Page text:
The Story of… Victoria Law Courts
Reading through some of the logbook entries might give the impression that there were many children running unchecked around Birmingham. The intention of a Logbook to predominantly record unusual or notable events in the school’s life meant that normal behaviour would not be recorded. There were sometimes incidents which led to the offenders appearing at Birmingham’s Magistrates Court, the Victoria Law Courts.
“… the old complaint of truancy cropped up + several boys under the leadership of Welch have been shoplifting rather extensively. I appeared at the Victoria Courts with Welch + Brookes who were charged as being the ringleaders in several robberies. They were remanded to the workhouse for a week.” [S68/2/1 17.11.1893]
The boy Welch seems to have often been in trouble with the courts, being locked up again a few weeks later for smashing shop windows and stealing. [S68/2/1 24.11.1893] Whilst truanting alone could sometimes permit corporal punishment, it was the criminal activities during this time which most often took children to court. Yet these children were sentenced in the same court room as adults, receiving no special care as would be expected for their ages.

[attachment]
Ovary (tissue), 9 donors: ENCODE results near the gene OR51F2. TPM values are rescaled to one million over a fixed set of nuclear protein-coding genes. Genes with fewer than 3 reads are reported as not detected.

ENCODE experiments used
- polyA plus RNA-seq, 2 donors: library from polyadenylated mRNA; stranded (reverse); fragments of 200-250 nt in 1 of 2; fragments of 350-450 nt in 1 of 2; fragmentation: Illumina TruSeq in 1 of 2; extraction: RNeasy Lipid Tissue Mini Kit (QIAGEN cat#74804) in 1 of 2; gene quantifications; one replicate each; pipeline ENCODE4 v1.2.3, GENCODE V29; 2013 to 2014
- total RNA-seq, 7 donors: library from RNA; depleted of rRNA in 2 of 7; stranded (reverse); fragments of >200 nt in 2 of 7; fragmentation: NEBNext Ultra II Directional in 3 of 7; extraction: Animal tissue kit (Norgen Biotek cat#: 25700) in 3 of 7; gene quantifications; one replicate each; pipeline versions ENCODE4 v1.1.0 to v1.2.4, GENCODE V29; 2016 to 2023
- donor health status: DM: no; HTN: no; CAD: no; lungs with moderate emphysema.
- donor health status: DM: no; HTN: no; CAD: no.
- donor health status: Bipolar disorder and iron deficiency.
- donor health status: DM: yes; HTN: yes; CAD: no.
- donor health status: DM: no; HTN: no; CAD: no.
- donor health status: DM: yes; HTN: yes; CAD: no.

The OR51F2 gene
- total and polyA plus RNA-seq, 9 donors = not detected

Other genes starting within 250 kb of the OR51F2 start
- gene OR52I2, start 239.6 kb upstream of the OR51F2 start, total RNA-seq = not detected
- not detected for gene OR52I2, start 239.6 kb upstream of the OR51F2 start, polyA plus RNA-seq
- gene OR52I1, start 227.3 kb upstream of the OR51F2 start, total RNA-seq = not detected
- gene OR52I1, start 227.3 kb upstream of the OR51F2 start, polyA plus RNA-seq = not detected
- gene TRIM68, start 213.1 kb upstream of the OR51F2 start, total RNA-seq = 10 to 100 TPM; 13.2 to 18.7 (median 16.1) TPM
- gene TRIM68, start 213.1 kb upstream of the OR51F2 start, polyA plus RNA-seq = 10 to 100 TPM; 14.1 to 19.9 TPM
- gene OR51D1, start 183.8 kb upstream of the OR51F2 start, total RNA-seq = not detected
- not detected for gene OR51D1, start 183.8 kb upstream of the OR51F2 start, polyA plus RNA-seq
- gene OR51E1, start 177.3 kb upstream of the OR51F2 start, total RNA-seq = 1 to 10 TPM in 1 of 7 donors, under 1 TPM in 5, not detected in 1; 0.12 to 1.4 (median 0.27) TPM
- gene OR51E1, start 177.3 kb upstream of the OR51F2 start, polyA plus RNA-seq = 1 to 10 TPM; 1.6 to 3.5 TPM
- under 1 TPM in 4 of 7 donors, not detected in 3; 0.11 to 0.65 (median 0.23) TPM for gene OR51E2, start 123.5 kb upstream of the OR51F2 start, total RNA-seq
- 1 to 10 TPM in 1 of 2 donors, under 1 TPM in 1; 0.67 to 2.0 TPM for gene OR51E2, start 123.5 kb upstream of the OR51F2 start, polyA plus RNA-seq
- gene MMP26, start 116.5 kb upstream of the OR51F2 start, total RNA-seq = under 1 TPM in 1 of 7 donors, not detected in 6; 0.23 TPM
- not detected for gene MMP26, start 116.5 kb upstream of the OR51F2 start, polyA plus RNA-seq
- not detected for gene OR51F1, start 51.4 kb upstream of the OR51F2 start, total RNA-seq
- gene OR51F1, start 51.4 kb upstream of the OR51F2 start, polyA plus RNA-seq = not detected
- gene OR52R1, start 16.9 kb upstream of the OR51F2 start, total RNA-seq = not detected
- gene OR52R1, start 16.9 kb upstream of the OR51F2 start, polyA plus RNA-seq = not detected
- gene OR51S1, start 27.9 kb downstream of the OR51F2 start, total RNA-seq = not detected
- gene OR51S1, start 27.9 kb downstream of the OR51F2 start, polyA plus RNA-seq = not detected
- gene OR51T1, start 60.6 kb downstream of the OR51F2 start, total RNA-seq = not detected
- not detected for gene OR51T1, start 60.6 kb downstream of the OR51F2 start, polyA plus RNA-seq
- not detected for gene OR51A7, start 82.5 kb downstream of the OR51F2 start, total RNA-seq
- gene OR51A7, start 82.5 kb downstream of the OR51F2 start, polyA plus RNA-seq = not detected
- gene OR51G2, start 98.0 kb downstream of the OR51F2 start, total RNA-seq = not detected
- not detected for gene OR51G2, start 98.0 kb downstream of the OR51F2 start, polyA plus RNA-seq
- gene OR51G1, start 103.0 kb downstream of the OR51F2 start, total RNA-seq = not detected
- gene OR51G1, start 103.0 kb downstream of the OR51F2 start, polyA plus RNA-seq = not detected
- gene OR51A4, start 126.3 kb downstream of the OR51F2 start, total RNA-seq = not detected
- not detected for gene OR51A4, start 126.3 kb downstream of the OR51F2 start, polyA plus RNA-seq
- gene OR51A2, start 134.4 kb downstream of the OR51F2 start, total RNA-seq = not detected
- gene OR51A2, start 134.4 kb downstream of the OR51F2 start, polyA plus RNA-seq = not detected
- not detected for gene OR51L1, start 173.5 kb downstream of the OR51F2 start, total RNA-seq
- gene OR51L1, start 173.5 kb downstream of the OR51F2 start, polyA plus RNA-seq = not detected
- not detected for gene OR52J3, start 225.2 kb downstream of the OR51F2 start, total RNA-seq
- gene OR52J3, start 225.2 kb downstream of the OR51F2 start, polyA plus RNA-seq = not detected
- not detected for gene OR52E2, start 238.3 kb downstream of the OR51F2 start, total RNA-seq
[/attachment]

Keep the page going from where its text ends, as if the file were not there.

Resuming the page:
In April 1905 Birmingham was groundbreaking in introducing the first Children’s Court in Europe, largely by the efforts of Mr J. Courtnenay Lord and the State Children’s Association. The SCA, formed in 1896, was a pressure group for children’s wellbeing and their campaign led to Birmingham Council setting up a sub-committee with Mr Lord as chair. A 1908 Daily Mail article tells much about the running of Birmingham’s Court.
This special Juvenile Court for under 16’s, which was set up to meet on Thursdays at 10 o’clock, saw 25 names in its first session. A Mail article made note that these were all boys, and that the court’s aims were to be “a correctional court, more than a penal court.” [13.4.05 The Mail] For the first time there was an attempt to distinguish the juvenile offender in court from those more serious criminal cases, and to keep the court separate with a degree of anonymity between the children. Birmingham’s example led to a wider adoption of such approaches to child offenders in the UK, and indeed in Europe. These changes came too late for the miscreant Welch.
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